No, there can be collisions from multiple sources that do "pass other tests". The demonstrated vulnerability in MD5 was precisely that you can construct multiple meaningful pre-images that give the same hash value.

Elliptical Curve? (1)

graviplana (1160181) | more than 6 years ago | (#21299383)

It should probably be based on http://en.wikipedia.org/wiki/Elliptic_curve_cryptography [wikipedia.org] . Unless they want something that only they can break. :O

Re:Elliptical Curve? (1)

TechyImmigrant (175943) | more than 6 years ago | (#21299647)

> It should probably be based on http://en.wikipedia.org/wiki/Elliptic_curve_cryptography [wikipedia.org] . Unless they want something that only they can break. :O

That would be for signatures, not hashes.

Re:Elliptical Curve? (1)

Abcd1234 (188840) | more than 6 years ago | (#21299987)

It would also be heavily patent encumbered.

Argh. (1)

TechyImmigrant (175943) | more than 6 years ago | (#21299421)

I put a SHA-1 based KDF in 802.16 because NIST SP800-56 told me to.

Argh.

Re:Argh. (0)

Anonymous Coward | more than 6 years ago | (#21300619)

I assume meant you read this paragraph then...

Note: Some domain parameters have been generated using SHA-1, and SHA-1 will be
required during their validation. At some time in the future, it is expected that SHA-1 will
no longer be an Approved hash function. However, if a set of domain parameters was
successfully validated with SHA-1 while it was still an Approved hash function, then
those domain parameters will continue to qualify as valid even after the use of SHA-1 is
no longer Approved. In particular, this is true of the NIST Recommended Elliptic Curves.

Just use Identity... (1)

GeekDork (194851) | more than 6 years ago | (#21299497)

With hash values getting longer and longer, wouldn't it be more economic to just use Identity as the hashing function?

Here's your grain of salt...

Re:Just use Identity... (1)

tomstdenis (446163) | more than 6 years ago | (#21299603)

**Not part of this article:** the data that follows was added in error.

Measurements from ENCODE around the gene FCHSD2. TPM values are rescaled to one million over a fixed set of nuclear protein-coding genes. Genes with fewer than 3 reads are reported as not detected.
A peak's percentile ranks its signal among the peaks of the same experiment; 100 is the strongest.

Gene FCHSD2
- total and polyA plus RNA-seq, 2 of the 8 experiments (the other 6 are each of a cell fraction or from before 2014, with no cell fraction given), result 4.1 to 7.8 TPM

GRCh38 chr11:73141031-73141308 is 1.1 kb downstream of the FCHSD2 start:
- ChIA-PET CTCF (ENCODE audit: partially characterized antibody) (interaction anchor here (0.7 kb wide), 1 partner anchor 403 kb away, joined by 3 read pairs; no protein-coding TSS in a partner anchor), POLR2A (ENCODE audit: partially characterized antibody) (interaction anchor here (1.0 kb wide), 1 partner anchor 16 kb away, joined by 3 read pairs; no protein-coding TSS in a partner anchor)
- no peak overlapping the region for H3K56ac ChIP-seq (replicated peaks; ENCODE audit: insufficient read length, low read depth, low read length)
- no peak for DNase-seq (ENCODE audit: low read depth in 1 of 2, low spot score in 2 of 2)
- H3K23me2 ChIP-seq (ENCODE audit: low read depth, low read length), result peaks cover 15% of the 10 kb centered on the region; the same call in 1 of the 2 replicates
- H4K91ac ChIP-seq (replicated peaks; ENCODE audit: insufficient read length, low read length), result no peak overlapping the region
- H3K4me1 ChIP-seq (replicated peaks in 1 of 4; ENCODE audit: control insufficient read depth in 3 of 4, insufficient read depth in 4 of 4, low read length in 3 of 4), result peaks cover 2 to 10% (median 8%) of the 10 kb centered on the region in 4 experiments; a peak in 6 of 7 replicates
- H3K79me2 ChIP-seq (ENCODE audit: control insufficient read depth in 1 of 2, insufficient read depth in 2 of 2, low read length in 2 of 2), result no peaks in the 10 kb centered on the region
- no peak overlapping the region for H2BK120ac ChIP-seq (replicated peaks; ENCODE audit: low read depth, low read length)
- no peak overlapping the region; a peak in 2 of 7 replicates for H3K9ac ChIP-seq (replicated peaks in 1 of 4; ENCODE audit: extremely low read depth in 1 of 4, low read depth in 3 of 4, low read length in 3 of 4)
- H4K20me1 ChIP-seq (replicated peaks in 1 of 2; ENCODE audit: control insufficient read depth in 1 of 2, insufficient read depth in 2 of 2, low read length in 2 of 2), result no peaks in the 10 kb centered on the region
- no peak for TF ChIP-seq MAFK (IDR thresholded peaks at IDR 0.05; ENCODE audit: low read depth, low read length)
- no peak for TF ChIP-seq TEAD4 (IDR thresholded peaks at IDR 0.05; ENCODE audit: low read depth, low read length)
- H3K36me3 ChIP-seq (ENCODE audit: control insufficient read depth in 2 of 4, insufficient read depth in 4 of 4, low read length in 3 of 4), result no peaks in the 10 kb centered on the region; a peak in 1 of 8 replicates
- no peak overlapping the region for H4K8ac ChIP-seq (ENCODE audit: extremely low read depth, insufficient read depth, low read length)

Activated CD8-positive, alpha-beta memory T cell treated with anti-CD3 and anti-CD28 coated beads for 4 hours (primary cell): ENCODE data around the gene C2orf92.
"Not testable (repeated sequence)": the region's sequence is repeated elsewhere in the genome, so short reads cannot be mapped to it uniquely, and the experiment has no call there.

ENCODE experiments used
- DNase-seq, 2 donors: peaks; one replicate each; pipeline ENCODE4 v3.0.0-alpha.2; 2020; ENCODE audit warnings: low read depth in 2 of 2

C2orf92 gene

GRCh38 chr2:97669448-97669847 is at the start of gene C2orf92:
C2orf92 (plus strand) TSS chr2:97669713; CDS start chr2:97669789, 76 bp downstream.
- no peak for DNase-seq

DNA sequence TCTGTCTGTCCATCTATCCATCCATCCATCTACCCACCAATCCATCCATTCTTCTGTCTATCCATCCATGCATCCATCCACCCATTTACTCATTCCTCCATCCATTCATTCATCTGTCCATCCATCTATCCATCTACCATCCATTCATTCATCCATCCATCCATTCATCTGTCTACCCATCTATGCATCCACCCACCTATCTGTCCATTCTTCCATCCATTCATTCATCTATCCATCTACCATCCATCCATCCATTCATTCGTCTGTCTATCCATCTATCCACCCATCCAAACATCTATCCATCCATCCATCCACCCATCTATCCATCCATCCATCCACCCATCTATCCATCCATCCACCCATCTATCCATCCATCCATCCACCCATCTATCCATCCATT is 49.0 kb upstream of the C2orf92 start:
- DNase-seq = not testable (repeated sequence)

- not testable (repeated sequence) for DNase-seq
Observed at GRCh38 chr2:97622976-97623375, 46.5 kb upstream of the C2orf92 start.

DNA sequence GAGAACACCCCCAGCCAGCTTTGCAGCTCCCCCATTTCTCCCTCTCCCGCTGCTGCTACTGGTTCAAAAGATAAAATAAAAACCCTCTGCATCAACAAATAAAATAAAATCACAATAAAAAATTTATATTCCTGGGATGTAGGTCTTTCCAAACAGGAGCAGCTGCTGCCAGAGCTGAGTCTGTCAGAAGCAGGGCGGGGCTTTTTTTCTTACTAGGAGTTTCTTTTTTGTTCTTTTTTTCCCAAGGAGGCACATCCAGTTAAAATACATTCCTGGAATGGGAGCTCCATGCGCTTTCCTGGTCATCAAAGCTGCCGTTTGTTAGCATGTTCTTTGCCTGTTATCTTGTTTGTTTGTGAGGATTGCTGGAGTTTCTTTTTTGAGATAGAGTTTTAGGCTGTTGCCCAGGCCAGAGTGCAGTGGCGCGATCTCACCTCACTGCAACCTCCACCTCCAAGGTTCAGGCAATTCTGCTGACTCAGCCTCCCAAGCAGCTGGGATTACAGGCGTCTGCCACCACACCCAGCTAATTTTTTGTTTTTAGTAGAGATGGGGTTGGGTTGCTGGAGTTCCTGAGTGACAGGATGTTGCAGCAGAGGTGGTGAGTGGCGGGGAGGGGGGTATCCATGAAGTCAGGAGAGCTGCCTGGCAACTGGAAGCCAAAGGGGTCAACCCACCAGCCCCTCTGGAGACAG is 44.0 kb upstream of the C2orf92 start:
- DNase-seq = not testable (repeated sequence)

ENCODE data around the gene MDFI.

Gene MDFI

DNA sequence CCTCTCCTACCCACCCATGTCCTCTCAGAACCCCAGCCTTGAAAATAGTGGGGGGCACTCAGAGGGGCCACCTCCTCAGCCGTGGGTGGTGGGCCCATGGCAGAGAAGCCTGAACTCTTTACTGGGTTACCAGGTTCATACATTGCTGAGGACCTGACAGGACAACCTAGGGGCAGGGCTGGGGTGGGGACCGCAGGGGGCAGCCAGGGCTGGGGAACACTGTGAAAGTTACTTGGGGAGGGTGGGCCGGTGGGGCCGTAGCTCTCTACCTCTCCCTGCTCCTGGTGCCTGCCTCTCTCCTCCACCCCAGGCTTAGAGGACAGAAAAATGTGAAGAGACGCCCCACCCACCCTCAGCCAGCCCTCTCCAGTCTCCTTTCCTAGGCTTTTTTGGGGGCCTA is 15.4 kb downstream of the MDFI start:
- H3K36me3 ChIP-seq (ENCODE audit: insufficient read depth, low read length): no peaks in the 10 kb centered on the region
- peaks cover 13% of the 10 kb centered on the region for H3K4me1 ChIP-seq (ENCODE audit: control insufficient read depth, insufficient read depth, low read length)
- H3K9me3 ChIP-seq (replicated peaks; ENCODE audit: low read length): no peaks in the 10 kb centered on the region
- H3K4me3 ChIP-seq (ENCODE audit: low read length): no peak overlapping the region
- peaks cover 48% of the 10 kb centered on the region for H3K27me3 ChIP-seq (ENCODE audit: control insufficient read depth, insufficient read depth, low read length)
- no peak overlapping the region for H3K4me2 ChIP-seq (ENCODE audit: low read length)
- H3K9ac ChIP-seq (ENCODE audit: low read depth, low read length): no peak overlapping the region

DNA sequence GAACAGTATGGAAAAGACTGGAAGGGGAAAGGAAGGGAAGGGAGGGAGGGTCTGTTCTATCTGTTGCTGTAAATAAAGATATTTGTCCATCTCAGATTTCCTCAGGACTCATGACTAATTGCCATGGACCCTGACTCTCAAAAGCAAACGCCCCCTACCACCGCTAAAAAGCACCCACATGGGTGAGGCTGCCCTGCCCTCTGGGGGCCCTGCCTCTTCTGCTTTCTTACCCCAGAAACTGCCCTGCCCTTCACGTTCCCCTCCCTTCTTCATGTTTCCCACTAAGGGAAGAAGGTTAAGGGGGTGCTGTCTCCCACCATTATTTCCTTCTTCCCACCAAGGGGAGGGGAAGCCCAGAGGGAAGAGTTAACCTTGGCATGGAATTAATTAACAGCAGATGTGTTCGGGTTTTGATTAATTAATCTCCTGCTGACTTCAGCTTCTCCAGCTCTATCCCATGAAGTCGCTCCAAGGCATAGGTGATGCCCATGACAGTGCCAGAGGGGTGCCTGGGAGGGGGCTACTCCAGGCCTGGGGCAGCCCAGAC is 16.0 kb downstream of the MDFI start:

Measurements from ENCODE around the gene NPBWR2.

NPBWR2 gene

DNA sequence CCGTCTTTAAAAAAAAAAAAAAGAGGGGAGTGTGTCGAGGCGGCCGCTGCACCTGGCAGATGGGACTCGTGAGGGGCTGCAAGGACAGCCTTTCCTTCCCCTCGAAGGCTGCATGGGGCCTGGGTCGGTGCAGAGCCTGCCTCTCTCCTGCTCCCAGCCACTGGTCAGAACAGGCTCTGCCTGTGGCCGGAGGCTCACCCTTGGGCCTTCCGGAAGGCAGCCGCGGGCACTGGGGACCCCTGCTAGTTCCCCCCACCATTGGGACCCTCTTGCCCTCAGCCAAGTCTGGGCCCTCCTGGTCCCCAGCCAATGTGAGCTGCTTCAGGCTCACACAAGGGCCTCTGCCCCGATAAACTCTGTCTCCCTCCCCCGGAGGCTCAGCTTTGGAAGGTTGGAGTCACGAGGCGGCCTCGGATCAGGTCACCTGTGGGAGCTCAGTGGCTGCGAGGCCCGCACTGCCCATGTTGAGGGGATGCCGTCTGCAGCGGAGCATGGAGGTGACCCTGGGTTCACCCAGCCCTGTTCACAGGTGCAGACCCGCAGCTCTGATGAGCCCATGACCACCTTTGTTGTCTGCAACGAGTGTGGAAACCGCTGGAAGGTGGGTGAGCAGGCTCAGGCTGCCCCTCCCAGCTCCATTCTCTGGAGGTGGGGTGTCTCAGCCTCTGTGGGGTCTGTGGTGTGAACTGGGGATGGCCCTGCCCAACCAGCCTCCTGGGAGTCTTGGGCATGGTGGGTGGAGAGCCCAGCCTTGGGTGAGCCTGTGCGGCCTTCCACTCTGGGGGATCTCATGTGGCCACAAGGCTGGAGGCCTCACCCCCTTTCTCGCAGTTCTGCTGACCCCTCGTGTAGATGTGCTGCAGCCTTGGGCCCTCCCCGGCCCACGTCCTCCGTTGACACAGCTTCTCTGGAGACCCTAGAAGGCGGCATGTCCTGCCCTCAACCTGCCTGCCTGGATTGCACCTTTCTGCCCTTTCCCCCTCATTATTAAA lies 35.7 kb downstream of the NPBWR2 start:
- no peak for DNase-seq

Actually I think we could use a short hash function, solely for the purpose of HMAC. Being one-way means we can use a primitive with more input than output (unlike CMAC). So I'd really like to see a 128-bit hash as well as [say] a 256-bit or 512 bit hash.

Personally I think anything over 256 is overkill. But that's just me...

Re:Just use Identity... (1)

TechyImmigrant (175943) | more than 6 years ago | (#21299697)

>Personally I think anything over 256 is overkill. But that's just me...

It's moot in certs. It's going to be padded out to 2048 bits anyway.

Re:Just use Identity... (1)

tomstdenis (446163) | more than 6 years ago | (#21300001)

You're not thinking of MACs though. Say I'm doing IPSEC with a 96-bit MAC, why would I waste the time and energy to compute a 256 or 512 bit hash just to throw away over half of the bits? Why not start with a 128-bit hash from the get go?

Also, even in the "256 vs 512" debate, sure you might pad up to 2048-bits when doing RSA signatures, but you're at least not wasting energy in computing the hash. Not every user of the hash standard will be on a 3GHz multi-pipelined [relative] super computer. Some will be on lowly 16MHz ARM or MIPS, or even trying to do the hash in hardware.

Tom

Re:Just use Identity... (1)

lgw (121541) | more than 6 years ago | (#21300031)

Take the first half of the 256-bit hash and you have a stronger 128-bit hash than a 128-bit hash using the same algorithm. The only point of a true 128-bit hash would be performance, but if you really care about crypto performance you do everything in hardware, and you might as well buy the 256-bit chip these days.

Re:Just use Identity... (1)

tomstdenis (446163) | more than 6 years ago | (#21300095)

Wrong?

The only reason 128-bit hashes are weak is because they're not conservatively designed. And in the case of a MAC (like what I was saying) collision resistance IS NOT IMPORTANT. Only one-wayness. I'm not proposing we invent a 128-bit hash for signatures. Only for HMAC'ing.

And no, not everything is magically efficient in hardware (hint: I work in a hardware/software crypto firm). A 128-bit circuit (with presumably fewer registers, temporaries, operations, etc) will consume less area and energy than a 256-bit circuit, that's just simple logic (sorry excuse the pun).

Re:Just use Identity... (1)

lgw (121541) | more than 6 years ago | (#21300451)

A 256-bit chip you can by off-the-shelf is better than the 128-bit chip you can't, but then I guess that's why you want to see a 128-bit standard. But using a 256-bit chip and only taking half the bits would be just as strong.